Wisconsin's individual tax burden has fallen more than nearly every other state over the past 20 years, according to new research by the nonpartisan Wisconsin Policy Forum. The decline is due to income tax cuts, restrictions on property tax increases and wage growth.

The new report titled "Wisconsin's Drop In Tax Rank Among Nation's Largest" looks at the percentage of state and local taxes as a percentage of personal income from 1999 to 2019, the latest year that U.S. Census tax and spending data is available.

It shows the percentage of individual income going to taxes in Wisconsin fell from 12.1 percent to 10.9 percent in 2019. Though a reduction of 1.87 may not sound like much, the report notes it represents a shift worth billions of dollars.

"If the state’s tax burden as a share of income had been the same in 2019 as it was in 1999, then state taxpayers could have paid $5.57 billion more in taxes to state and local governments," the report said.

The Policy Forum notes that calculation is imperfect because it relies on an assumption that hypothetical higher levels in taxes wouldn't have affected income levels in the state.

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Nationally, Wisconsin's tax burden was the fourth highest in the nation in 1999. In 2019, Wisconsin's tax burden ranked 23rd. That's among the biggest drops in the U.S. and lower than Midwestern states including Kansas, Nebraska, Iowa, Illinois, Minnesota and North Dakota.

Factors driving Wisconsin's declining tax burden over the past two decades include changes in how and when local governments, technical colleges and public school districts can raise property taxes to generate revenues. Since 2011, the report notes state law has generally restricted increases sought by municipalities, county governments and school districts to the rate of new construction, which has been below 1.7 percent since 2008.

"Property taxes statewide went from 4.5 percent of personal income in 2011 to 3.8 percent of personal income in 2012," Wisconsin Policy Forum Researcher Ari Brown told WPR. "This is a pretty swift drop off."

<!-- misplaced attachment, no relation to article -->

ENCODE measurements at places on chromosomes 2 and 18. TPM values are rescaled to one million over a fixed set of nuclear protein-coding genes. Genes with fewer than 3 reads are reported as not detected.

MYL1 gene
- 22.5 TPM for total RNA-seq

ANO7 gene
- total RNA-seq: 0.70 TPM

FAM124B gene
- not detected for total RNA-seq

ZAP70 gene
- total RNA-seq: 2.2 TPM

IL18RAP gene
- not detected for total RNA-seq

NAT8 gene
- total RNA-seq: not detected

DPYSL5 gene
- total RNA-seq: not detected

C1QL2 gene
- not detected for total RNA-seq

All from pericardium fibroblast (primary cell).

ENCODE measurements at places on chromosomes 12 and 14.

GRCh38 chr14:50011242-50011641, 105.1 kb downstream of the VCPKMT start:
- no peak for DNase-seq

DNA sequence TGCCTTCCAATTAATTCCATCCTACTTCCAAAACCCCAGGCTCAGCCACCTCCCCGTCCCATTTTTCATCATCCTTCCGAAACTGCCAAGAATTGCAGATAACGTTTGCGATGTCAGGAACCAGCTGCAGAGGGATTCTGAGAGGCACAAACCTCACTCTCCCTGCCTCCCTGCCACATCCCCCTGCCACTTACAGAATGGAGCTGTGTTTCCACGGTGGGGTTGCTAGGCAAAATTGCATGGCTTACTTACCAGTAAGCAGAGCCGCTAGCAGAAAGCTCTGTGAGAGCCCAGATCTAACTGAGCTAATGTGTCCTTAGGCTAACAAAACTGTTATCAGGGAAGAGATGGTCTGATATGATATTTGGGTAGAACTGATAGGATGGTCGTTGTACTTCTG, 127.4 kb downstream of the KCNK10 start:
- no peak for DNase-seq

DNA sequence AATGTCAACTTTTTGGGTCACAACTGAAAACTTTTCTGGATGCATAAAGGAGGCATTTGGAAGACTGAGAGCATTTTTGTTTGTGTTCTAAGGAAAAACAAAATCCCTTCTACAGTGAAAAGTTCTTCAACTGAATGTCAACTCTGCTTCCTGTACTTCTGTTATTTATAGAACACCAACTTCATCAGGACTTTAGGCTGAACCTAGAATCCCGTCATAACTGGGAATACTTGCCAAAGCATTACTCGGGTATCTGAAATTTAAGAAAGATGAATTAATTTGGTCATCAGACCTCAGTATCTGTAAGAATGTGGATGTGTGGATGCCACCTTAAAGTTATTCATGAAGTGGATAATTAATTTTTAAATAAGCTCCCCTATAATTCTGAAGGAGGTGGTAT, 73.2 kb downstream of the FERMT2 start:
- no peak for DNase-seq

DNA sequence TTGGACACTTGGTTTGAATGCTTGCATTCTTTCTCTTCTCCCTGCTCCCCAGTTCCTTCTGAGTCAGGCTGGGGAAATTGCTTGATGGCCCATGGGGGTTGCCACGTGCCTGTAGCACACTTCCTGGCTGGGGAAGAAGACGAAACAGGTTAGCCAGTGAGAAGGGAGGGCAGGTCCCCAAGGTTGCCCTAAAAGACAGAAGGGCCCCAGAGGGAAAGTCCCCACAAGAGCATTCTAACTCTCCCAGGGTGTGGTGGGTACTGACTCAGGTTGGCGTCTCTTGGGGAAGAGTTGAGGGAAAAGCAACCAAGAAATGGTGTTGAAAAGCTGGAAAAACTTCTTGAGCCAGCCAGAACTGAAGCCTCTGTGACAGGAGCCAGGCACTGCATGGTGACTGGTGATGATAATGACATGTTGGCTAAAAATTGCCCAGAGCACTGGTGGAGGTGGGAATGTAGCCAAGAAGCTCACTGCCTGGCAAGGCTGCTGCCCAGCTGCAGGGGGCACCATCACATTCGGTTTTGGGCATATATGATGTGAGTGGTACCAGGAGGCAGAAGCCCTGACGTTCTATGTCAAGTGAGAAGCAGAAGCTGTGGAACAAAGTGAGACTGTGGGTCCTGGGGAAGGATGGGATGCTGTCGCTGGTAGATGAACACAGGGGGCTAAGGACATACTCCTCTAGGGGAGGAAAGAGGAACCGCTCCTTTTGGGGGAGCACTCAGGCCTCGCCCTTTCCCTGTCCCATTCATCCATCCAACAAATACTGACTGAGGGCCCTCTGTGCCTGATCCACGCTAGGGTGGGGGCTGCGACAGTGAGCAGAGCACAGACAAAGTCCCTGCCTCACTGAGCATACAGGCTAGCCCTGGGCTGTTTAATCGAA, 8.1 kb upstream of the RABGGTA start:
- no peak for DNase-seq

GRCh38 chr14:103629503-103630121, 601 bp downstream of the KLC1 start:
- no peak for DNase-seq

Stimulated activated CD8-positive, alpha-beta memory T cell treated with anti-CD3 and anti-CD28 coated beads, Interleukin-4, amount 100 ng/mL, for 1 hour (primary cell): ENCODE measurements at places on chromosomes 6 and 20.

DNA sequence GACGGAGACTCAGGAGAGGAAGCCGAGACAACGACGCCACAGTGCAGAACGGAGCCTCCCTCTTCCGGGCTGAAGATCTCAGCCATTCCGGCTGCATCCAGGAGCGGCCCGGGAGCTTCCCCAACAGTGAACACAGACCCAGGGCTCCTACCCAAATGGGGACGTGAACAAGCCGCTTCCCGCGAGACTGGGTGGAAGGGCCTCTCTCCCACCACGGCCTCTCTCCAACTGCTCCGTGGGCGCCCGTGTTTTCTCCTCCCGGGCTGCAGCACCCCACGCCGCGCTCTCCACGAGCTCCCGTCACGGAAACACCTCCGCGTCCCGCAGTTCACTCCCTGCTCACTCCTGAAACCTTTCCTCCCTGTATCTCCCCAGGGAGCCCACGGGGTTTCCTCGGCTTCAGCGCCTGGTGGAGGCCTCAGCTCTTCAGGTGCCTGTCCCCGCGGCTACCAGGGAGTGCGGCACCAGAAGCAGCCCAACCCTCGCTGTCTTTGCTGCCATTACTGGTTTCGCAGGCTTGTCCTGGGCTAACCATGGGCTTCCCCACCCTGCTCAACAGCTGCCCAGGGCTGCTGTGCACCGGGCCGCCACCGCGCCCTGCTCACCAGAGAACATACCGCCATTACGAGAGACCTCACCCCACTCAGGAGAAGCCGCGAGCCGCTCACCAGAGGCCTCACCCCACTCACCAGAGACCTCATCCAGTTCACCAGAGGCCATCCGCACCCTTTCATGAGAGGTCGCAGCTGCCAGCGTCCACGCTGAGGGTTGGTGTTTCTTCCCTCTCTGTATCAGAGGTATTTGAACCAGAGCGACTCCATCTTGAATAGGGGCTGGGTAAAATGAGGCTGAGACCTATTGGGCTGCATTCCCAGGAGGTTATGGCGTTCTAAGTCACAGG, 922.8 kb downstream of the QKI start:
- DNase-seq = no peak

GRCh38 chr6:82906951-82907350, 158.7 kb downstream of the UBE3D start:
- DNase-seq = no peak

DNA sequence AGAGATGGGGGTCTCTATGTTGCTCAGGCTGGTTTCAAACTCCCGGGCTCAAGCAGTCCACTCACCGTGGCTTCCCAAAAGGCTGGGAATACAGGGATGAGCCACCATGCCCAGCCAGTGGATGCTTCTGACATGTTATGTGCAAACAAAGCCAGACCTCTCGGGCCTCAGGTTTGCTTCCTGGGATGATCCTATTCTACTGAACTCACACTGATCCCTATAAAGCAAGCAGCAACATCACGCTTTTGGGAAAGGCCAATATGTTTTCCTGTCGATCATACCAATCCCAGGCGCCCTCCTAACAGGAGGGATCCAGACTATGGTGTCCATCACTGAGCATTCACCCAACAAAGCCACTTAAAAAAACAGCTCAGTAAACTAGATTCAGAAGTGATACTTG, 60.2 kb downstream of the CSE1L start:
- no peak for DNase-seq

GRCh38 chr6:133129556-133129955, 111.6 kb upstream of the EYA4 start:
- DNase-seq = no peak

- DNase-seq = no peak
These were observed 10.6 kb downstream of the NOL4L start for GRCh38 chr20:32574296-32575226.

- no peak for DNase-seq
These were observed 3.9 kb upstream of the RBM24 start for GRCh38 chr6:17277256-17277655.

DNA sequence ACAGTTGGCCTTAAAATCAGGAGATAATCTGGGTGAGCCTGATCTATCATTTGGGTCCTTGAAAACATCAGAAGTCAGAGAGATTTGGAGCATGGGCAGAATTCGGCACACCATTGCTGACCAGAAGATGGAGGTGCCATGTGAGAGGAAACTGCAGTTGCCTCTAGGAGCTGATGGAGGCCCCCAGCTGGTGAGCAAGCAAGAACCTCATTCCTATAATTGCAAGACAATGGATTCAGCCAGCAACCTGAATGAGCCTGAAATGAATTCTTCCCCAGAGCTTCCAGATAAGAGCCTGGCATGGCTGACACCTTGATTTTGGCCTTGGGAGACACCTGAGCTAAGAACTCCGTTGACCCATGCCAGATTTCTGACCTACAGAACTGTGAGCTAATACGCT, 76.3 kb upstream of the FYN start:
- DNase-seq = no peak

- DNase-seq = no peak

The report states a series of personal income tax cuts passed by state lawmakers since 1999, an elimination of one tax bracket, an exemption of Social Security income and manufacturing and agricultural production income have also reduced the tax burden over the past two decades.

Policy Forum research director Jason Stein said individuals may not have noticed the decrease in their tax burden as it relates to income since 1999, but it's made a difference in how much state and local governments spend.

"We definitely have fallen from a higher level of taxes and public spending on things like K-12 education to a more middle of the pack state," said Stein. "And you know, there's lots of implications for that."

The Policy Forum report shows spending on K-12 schools, the second-largest expenditure in the state, accounted for 4.1 percent of personal income in 2019, which ranks Wisconsin 24th in the nation. In 1999, 5.3 percent of personal income went to public schools, which ranked the state eighth in the nation at the time.

The percentage of personal income going to public higher education rose slightly from 2.1 percent in 1999 to 2.2 percent in 2019. The percentage used for highway spending declined from 1.7 percent to 1.6 percent between 1999 and 2019. The percentage of personal income going toward public assistance programs like Medicaid, which provides health care coverage for low-income residents increased from 2.9 percent in 1999 to 4.6 percent in 2019.

The Wisconsin Policy Forum notes it may be more difficult to measure upcoming census data on taxes and spending due to COVID-19 related infusions of federal stimulus funds. Also, the report said the 2021-2023 state budget signed by Gov. Tony Evers in July includes more than $1 billion in state income tax cuts for 2022 along with substantial funding increases for schools, which should translate to lower K-12 property taxes.

Wisconsin Public Radio can be heard locally on 91.3 KUWS-FM and at wpr.org.

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